PubMed Abstract | CrossRef Full Text | Google Scholar

70. Lynch JP, Sikder MA, Curren BF, Werder RB, Simpson J, Cuiv PO, et al. The influence of the microbiome on early-life severe viral lower respiratory infections and asthma-food for thought? Front Immunol (2017) 8:156. doi:10.3389/fimmu.2017.00156

PubMed Abstract | CrossRef Full Text | Google Scholar

71. Perez GF, Jain A, Kurdi B, Megalaa R, Pancham K, Huseni S, et al. Age-related effect of viral-induced wheezing in severe prematurity. Children (Basel) (2016) 3:19. doi:10.3390/children3040019

CrossRef Full Text | Google Scholar

72. Perez GF, Pancham K, Huseni S, Jain A, Rodriguez-Martinez CE, Preciado D, et al. Rhinovirus-induced airway cytokines and respiratory morbidity in severely premature children. Pediatr Allergy Immunol (2015) 26:145–52. doi:10.1111/pai.12346

PubMed Abstract | CrossRef Full Text | Google Scholar

73. Chien JW, Lin CY, Yang KD, Lin CH, Kao JK, Tsai YG. Increased IL-17A secreting CD4+ T cells, serum IL-17 levels and exhaled nitric oxide are correlated with childhood asthma severity. Clin Exp Allergy (2013) 43:1018–26. doi:10.1111/cea.12119

PubMed Abstract | CrossRef Full Text | Google Scholar

74. Roduit C, Frei R, Depner M, Karvonen AM, Renz H, Braun-Fahrlander C, et al. Phenotypes of atopic dermatitis depending on the timing of onset and progression in childhood. JAMA Pediatr (2017) 171(7):655–62. doi:10.1001/jamapediatrics.2017.0556

PubMed Abstract | CrossRef Full Text | Google Scholar

75. Kanti V, Bonzel A, Stroux A, Proquitte H, Buhrer C, Blume-Peytavi U, et al. Postnatal maturation of skin barrier function in premature infants. Skin Pharmacol Physiol (2014) 27:234–41. doi:10.1159/000354923

PubMed Abstract | CrossRef Full Text | Google Scholar

76. Chiou YB, Blume-Peytavi U. Stratum corneum maturation. A review of neonatal skin function. Skin Pharmacol Physiol (2004) 17:57–66. doi:10.1159/000076015

PubMed Abstract | CrossRef Full Text | Google Scholar

77. Narendran V, Visscher MO, Abril I, Hendrix SW, Hoath SB. Biomarkers of epidermal innate immunity in premature and full-term infants. Pediatr Res (2010) 67:382–6. doi:10.1203/PDR.0b013e3181d00b73

PubMed Abstract | CrossRef Full Text | Google Scholar

78. Buhrer C, Bahr S, Siebert J, Wettstein R, Geffers C, Obladen M. Use of 2% 2-phenoxyethanol and 0.1% octenidine as antiseptic in premature newborn infants of 23-26 weeks gestation. J Hosp Infect (2002) 51:305–7. doi:10.1053/jhin.2002.1249

PubMed Abstract | CrossRef Full Text | Google Scholar

79. Pammi M, O’Brien JL, Ajami NJ, Wong MC, Versalovic J, Petrosino JF. Development of the cutaneous microbiome in the preterm infant: a prospective longitudinal study. PLoS One (2017) 12:e0176669. doi:10.1371/journal.pone.0176669

PubMed Abstract | CrossRef Full Text | Google Scholar

80. Hartz LE, Bradshaw W, Brandon DH. Potential NICU environmental influences on the neonate’s microbiome: a systematic review. Adv Neonatal Care (2015) 15:324–35. doi:10.1097/ANC.0000000000000220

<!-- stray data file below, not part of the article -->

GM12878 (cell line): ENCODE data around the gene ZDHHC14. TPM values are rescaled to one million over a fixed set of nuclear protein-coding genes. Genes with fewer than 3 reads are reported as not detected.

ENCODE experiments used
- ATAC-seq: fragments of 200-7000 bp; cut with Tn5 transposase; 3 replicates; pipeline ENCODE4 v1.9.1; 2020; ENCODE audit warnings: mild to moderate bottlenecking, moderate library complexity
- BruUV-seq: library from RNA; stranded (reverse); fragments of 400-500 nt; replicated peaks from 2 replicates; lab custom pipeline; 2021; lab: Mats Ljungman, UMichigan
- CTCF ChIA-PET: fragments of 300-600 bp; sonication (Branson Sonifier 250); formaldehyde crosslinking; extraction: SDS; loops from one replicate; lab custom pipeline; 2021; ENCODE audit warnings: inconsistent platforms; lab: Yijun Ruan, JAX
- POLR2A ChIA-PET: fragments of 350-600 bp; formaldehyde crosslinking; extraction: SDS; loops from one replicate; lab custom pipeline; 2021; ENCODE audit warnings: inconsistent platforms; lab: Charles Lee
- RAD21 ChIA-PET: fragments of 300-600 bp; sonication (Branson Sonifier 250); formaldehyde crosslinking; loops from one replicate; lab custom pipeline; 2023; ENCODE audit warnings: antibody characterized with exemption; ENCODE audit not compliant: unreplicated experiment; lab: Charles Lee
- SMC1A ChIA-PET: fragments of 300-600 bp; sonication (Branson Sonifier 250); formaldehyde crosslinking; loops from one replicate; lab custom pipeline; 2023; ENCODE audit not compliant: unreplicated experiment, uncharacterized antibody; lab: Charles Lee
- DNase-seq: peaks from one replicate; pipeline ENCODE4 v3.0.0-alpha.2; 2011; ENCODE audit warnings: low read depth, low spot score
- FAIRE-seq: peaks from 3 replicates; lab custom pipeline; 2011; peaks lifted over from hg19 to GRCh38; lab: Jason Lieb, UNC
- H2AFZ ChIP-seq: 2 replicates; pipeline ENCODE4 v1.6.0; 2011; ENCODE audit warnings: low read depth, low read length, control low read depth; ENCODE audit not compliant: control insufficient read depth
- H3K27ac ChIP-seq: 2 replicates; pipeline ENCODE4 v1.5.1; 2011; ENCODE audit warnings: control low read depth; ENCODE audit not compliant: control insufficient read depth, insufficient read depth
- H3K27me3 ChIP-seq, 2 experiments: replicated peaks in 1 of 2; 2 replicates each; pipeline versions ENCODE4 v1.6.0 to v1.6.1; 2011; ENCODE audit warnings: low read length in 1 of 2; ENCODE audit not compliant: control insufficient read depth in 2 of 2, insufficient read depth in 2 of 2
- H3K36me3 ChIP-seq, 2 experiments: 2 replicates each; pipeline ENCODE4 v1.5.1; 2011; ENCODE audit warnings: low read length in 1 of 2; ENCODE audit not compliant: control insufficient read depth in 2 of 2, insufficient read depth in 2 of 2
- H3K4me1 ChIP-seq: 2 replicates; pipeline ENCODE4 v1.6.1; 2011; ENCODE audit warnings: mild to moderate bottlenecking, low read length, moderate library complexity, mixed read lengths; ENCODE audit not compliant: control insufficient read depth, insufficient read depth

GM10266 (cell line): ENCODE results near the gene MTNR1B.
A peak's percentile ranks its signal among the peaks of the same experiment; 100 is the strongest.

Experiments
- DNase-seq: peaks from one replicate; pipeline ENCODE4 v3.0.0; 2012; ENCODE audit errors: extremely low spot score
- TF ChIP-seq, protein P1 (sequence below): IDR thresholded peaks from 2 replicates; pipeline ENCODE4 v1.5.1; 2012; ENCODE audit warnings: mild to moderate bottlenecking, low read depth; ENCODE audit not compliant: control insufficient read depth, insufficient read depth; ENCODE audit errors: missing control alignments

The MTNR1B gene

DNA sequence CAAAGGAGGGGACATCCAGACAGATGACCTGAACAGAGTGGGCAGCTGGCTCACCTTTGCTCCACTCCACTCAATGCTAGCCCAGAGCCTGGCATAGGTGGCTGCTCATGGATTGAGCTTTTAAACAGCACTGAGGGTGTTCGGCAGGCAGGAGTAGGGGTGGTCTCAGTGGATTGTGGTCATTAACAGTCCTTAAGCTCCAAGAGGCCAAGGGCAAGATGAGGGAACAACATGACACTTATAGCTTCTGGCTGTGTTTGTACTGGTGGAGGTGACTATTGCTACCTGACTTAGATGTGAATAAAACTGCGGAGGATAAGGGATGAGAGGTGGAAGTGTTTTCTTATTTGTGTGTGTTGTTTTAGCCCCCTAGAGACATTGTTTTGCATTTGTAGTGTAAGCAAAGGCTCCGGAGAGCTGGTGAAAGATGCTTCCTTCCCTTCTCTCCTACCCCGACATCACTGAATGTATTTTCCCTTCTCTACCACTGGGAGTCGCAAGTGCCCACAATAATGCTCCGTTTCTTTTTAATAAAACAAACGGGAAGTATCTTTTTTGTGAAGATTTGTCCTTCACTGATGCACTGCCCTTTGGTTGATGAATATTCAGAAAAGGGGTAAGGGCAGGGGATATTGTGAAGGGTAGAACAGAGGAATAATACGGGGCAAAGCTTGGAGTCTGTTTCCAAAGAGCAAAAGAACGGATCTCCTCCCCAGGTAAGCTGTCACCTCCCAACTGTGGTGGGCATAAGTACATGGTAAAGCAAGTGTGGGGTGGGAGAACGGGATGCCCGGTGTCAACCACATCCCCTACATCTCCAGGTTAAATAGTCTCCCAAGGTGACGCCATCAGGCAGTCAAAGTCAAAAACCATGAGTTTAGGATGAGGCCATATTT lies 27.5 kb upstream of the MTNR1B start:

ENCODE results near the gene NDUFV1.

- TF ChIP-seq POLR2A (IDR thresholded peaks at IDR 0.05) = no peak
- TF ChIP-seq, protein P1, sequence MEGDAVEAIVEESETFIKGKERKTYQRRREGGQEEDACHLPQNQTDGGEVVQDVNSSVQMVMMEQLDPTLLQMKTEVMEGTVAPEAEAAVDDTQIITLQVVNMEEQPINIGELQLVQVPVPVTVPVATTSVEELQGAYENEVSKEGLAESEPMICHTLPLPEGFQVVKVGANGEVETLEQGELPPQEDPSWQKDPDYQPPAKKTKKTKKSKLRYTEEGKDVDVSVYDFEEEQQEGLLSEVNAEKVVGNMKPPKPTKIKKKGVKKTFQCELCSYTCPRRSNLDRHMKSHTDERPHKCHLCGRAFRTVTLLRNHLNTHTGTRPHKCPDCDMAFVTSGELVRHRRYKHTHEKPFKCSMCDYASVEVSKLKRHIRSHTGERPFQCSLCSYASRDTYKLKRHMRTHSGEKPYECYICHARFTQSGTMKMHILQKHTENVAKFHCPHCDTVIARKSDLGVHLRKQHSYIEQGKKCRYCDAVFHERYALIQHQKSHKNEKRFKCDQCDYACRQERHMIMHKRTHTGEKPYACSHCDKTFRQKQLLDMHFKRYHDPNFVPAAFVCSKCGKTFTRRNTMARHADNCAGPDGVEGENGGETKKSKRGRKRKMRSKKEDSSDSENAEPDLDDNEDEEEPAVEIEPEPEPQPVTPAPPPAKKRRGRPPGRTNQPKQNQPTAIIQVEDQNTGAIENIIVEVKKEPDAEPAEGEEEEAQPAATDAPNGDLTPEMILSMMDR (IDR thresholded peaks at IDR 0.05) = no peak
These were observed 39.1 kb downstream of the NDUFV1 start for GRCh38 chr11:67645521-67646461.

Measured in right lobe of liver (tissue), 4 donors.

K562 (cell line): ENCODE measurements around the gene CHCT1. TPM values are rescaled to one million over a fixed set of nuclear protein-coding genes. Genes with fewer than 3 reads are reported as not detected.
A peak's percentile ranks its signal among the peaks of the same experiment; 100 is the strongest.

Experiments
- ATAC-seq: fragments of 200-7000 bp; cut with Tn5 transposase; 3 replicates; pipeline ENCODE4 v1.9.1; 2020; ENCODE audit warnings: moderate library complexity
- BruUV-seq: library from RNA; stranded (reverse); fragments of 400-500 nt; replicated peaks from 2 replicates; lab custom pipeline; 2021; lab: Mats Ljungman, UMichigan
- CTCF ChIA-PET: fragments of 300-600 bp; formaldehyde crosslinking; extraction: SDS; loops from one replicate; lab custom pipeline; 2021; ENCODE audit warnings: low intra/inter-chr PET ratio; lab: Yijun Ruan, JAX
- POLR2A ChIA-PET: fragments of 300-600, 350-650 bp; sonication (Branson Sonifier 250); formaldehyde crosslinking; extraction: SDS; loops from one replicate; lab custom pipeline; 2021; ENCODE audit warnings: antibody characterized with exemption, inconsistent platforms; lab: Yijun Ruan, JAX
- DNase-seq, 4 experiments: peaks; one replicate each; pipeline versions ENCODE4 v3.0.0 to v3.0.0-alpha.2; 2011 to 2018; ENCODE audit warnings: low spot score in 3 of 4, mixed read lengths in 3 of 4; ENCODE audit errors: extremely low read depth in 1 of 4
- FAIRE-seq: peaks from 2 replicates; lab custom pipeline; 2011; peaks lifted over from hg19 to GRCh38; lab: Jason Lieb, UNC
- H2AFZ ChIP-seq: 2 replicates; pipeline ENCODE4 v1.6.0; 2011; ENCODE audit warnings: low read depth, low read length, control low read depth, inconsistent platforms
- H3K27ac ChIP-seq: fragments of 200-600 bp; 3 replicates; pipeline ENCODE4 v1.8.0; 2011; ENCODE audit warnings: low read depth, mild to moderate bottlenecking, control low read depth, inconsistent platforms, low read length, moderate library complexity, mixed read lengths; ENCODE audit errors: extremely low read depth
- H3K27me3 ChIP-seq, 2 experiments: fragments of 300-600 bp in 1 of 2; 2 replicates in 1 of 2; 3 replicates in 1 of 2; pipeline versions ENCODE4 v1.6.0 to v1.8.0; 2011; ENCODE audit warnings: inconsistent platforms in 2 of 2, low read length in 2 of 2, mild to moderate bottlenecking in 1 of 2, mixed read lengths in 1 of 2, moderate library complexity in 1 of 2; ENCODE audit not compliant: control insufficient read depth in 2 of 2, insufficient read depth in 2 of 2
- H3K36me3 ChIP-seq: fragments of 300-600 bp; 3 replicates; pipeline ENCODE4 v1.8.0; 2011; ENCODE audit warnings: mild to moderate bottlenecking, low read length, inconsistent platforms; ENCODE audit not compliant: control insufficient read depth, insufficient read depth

PubMed Abstract | CrossRef Full Text | Google Scholar

81. Turati F, Bertuccio P, Galeone C, Pelucchi C, Naldi L, Bach JF, et al. Early weaning is beneficial to prevent atopic dermatitis occurrence in young children. Allergy (2016) 71:878–88. doi:10.1111/all.12864

PubMed Abstract | CrossRef Full Text | Google Scholar

82. Bergmann RL, Diepgen TL, Kuss O, Bergmann KE, Kujat J, Dudenhausen JW, et al. Breastfeeding duration is a risk factor for atopic eczema. Clin Exp Allergy (2002) 32:205–9. doi:10.1046/j.1365-2222.2002.01274.x

CrossRef Full Text | Google Scholar

83. Yang YW, Tsai CL, Lu CY. Exclusive breastfeeding and incident atopic dermatitis in childhood: a systematic review and meta-analysis of prospective cohort studies. Br J Dermatol (2009) 161:373–83. doi:10.1111/j.1365-2133.2009.09049.x

PubMed Abstract | CrossRef Full Text | Google Scholar

84. Sharma AA, Jen R, Butler A, Lavoie PM. The developing human preterm neonatal immune system: a case for more research in this area. Clin Immunol (2012) 145:61–8. doi:10.1016/j.clim.2012.08.006

PubMed Abstract | CrossRef Full Text | Google Scholar

Keywords: preterm neonate, allergy, atopic dermatitis, bronchial asthma, immune imprinting, microbiome, bronchitis, bronchopulmonary dysplasia

Citation: Goedicke-Fritz S, Härtel C, Krasteva-Christ G, Kopp MV, Meyer S and Zemlin M (2017) Preterm Birth Affects the Risk of Developing Immune-Mediated Diseases. Front. Immunol. 8:1266. doi: 10.3389/fimmu.2017.01266

Received: 29 June 2017; Accepted: 22 September 2017;
Published: 09 October 2017

Edited by:

Catherine Thornton, Swansea University, United Kingdom

Reviewed by:

Yumin Xia, Second Affiliated Hospital of Xi’an Jiaotong University, China
Maria Laura Belladonna, University of Perugia, Italy

Copyright: © 2017 Goedicke-Fritz, Härtel, Krasteva-Christ, Kopp, Meyer and Zemlin. This is an open-access article distributed under the terms of the Creative Commons Attribution License (CC BY). The use, distribution or reproduction in other forums is permitted, provided the original author(s) or licensor are credited and that the original publication in this journal is cited, in accordance with accepted academic practice. No use, distribution or reproduction is permitted which does not comply with these terms.

*Correspondence: Michael Zemlin, michael.zemlin@uks.eu